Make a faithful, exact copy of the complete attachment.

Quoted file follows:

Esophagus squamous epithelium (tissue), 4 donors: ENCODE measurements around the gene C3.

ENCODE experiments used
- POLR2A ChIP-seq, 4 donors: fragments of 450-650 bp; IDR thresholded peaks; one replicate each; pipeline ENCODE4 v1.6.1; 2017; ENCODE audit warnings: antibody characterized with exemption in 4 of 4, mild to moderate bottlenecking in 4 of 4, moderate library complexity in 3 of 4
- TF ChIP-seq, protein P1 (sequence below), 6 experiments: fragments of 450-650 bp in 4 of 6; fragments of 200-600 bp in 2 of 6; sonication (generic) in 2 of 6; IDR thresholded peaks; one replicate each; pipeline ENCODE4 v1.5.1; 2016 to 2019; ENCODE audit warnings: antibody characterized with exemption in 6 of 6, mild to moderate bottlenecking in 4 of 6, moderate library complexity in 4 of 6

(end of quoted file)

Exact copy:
Esophagus squamous epithelium (tissue), 4 donors: ENCODE measurements around the gene C3.

ENCODE experiments used
- POLR2A ChIP-seq, 4 donors: fragments of 450-650 bp; IDR thresholded peaks; one replicate each; pipeline ENCODE4 v1.6.1; 2017; ENCODE audit warnings: antibody characterized with exemption in 4 of 4, mild to moderate bottlenecking in 4 of 4, moderate library complexity in 3 of 4
- TF ChIP-seq, protein P1 (sequence below), 6 experiments: fragments of 450-650 bp in 4 of 6; fragments of 200-600 bp in 2 of 6; sonication (generic) in 2 of 6; IDR thresholded peaks; one replicate each; pipeline ENCODE4 v1.5.1; 2016 to 2019; ENCODE audit warnings: antibody characterized with exemption in 6 of 6, mild to moderate bottlenecking in 4 of 6, moderate library complexity in 4 of 6